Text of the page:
Tag Archives: personal development

Humus Perfume

At 21, I was given a gift. Calling to make plane reservation for my then-fiancé and me, I gave the ticket agent our names.

She began laughing and replied, “That’s so funny. Do you two travel together often?”

Punch line – my maiden name is Barber.

So, twenty-five years later, thanks to Northwest Airlines, I am Deidre B. Combs. The agent taught me that I clearly couldn’t hyphenate my name…that would not only be silly, but distracting. But, she also helped me realize that keeping my maiden name in my married mix would be a great symbolic gesture.

Not only, as one of four girls, was there no one to carry on my primary family name, but also, how can you take yourself too seriously when you have a last name like “Barber Combs”? The “B.” reminds me that our children could easily garner nicknames like “Scissors” and “Perm” and that I am a victim of the same game of Life that everyone else is playing. Honestly, just think about the likelihood of falling in love with someone whose name does that to yours? Like the Northwest agent, my name makes me giggle.

I adore the intricate connection between humor and humility. They come from the same root word of humus, or “earth.” Both humor and humility ground us; connect us to the planet and to each other. I find humor and sincere humility magnetizing. I like myself most when I am employing these two well; thus I wanted to keep that “B.” close at hand.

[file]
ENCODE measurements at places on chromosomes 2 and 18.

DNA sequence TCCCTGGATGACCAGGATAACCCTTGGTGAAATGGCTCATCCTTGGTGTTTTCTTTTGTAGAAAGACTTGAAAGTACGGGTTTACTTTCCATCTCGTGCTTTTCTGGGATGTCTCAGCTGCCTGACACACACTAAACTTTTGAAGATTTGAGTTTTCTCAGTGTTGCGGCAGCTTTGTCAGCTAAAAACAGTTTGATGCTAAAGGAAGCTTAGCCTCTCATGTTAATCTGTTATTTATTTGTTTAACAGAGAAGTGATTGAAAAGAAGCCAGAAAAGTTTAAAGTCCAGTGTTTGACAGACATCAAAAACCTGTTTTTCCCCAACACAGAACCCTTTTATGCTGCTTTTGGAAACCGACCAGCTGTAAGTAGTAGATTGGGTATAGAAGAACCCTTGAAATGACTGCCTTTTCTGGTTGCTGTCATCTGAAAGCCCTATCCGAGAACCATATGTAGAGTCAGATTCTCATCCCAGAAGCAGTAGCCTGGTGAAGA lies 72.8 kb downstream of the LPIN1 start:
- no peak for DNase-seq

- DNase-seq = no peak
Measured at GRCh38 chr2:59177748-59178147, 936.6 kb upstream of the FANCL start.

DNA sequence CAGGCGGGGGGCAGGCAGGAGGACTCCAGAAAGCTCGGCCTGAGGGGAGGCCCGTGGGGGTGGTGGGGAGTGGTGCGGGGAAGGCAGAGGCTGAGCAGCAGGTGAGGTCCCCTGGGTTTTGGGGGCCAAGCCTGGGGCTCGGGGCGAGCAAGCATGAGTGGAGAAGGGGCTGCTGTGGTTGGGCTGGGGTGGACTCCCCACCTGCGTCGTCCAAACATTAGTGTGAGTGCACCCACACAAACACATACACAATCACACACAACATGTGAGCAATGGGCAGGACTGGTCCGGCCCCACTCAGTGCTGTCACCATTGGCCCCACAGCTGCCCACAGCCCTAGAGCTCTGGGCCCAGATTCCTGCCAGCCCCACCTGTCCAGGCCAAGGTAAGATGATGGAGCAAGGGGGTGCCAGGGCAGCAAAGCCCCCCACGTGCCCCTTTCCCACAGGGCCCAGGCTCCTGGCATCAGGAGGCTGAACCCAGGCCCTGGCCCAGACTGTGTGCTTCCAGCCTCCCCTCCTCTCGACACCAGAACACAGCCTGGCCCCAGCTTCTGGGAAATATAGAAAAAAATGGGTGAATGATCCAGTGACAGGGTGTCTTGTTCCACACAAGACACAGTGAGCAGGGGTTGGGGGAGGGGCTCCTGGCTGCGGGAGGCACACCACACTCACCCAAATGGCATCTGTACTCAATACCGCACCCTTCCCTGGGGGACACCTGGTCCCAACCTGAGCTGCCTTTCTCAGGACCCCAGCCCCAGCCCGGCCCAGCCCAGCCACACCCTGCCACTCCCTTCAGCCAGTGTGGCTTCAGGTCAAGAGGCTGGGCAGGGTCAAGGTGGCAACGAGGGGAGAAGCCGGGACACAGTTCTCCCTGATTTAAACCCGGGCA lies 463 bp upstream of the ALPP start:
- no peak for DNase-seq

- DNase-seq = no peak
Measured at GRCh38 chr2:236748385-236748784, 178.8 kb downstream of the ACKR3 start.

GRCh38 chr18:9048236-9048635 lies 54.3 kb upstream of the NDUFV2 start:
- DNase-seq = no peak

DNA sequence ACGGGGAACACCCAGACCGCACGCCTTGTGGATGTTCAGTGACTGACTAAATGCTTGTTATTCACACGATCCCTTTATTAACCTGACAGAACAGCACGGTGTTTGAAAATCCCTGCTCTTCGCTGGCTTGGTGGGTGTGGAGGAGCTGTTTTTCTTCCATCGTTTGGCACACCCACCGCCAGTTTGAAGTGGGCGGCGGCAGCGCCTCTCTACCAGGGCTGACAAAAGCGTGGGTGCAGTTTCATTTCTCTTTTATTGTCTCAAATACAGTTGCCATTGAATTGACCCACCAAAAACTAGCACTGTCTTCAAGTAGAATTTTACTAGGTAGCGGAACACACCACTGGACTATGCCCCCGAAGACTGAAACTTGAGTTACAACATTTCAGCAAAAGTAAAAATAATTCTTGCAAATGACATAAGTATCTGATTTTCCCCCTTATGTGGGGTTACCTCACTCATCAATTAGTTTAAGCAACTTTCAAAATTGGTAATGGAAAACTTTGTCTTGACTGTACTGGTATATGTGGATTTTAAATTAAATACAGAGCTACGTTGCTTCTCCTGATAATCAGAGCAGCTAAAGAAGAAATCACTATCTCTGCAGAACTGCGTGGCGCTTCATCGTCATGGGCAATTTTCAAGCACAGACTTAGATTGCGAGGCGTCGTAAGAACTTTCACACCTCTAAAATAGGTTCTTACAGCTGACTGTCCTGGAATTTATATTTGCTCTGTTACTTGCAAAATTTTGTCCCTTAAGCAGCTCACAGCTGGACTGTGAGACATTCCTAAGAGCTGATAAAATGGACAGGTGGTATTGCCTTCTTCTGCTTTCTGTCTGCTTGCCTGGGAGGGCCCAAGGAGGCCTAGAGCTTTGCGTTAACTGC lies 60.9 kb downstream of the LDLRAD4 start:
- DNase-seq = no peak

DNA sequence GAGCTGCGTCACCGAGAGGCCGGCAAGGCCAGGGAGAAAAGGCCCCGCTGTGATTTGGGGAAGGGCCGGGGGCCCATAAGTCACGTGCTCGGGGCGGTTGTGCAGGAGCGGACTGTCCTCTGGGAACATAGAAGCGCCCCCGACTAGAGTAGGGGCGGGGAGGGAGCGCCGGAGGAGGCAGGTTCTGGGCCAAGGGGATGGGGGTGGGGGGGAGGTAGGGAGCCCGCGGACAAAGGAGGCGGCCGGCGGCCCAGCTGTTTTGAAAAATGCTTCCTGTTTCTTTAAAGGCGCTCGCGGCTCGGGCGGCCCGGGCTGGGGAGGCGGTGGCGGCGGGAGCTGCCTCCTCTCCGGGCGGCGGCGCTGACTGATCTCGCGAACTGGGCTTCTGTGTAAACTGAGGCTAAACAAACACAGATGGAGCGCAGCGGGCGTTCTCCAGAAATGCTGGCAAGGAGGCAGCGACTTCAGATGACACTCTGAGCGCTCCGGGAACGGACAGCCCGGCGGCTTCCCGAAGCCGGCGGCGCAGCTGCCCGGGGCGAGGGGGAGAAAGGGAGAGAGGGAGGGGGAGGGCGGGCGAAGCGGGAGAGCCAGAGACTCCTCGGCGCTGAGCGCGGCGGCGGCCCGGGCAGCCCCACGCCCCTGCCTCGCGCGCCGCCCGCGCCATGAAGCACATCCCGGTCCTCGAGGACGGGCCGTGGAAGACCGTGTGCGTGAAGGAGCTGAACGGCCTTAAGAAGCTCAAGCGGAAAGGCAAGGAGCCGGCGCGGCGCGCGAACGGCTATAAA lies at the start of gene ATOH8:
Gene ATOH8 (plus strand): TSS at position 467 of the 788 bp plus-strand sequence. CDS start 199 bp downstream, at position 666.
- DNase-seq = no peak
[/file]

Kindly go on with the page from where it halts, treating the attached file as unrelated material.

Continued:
Watch in the attached TED video how really funny and humble connect.

Our son Cameron is a master in the sport of  humble humor — he’ll appropriately deny it. To prove my point, Exhibit A is a recent blog post from his travels in Brazil entitled “Bonbon Disaster.” Click here to read!

Observing my leadership students employing humility this week, I noticed that humor is usually always close by. For example, one young man on the MSU track team remarked how he is trying to make sense of why he gets scholarships for throwing hammers and weights in the air. “I can’t believe they give me money for that,” he explained with a wry smile. He had us all giggling as he thoughtfully considered the relevance of this pursuit and his future athletic goals. His humble assessment and humorous descriptions of his daily practices had us all captivated. By the end we were trying to convince him that his focus on excellence and discipline was leadership in action. He had us all cheering him on, although that didn’t appear to remotely be his intent.

Humility exposes our vulnerability, mostly to ourselves. We might think that we somehow need to have it all together, but our community usually sees through that façade. They know that we are flawed. We all were born, we are all clumsily trying to figure out how this world works, and we are all going to die. That you can’t overcome. Our community seems more interested in when we realize this truth.

Personally, I’m not as interested in following a leader who is perfect, but one who despite imperfections wants to give. Isn’t it strange, when our “ugly” bumps and bruises are exposed that others often find us at our most beautiful?

Play and Its Connection to Creativity

I wanted to share Tim Brown’s speech at 2008 Serious Play Conference on how holding a “playful” mindset enhances our ability to find solutions. Brown is the CEO of the California-based design firm Ideo. I appreciate how Brown eloquently builds a strong business case for playing well and its innate rules. Enjoy!